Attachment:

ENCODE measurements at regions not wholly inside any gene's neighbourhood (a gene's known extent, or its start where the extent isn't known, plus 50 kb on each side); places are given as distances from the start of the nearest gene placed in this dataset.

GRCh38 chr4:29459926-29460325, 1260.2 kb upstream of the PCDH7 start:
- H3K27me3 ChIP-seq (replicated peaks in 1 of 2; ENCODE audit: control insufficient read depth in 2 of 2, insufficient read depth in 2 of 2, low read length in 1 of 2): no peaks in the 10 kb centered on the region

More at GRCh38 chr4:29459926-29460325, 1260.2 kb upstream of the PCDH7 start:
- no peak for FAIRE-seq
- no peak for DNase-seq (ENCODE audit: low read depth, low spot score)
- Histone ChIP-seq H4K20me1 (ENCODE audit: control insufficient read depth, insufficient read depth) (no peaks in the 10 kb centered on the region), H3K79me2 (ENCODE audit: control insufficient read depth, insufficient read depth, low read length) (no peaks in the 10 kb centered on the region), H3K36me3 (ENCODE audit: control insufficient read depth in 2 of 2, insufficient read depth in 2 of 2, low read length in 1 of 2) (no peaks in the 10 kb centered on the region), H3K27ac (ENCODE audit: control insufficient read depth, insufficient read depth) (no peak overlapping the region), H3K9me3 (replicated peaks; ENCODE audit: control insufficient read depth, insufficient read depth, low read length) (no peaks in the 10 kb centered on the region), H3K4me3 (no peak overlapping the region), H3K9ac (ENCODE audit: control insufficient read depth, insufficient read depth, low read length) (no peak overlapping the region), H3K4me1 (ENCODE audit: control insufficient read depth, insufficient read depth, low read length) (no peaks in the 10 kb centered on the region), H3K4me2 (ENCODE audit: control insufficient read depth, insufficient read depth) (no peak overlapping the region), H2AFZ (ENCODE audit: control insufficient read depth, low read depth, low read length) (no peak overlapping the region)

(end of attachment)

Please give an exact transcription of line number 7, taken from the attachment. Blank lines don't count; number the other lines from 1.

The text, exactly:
- Histone ChIP-seq H4K20me1 (ENCODE audit: control insufficient read depth, insufficient read depth) (no peaks in the 10 kb centered on the region), H3K79me2 (ENCODE audit: control insufficient read depth, insufficient read depth, low read length) (no peaks in the 10 kb centered on the region), H3K36me3 (ENCODE audit: control insufficient read depth in 2 of 2, insufficient read depth in 2 of 2, low read length in 1 of 2) (no peaks in the 10 kb centered on the region), H3K27ac (ENCODE audit: control insufficient read depth, insufficient read depth) (no peak overlapping the region), H3K9me3 (replicated peaks; ENCODE audit: control insufficient read depth, insufficient read depth, low read length) (no peaks in the 10 kb centered on the region), H3K4me3 (no peak overlapping the region), H3K9ac (ENCODE audit: control insufficient read depth, insufficient read depth, low read length) (no peak overlapping the region), H3K4me1 (ENCODE audit: control insufficient read depth, insufficient read depth, low read length) (no peaks in the 10 kb centered on the region), H3K4me2 (ENCODE audit: control insufficient read depth, insufficient read depth) (no peak overlapping the region), H2AFZ (ENCODE audit: control insufficient read depth, low read depth, low read length) (no peak overlapping the region)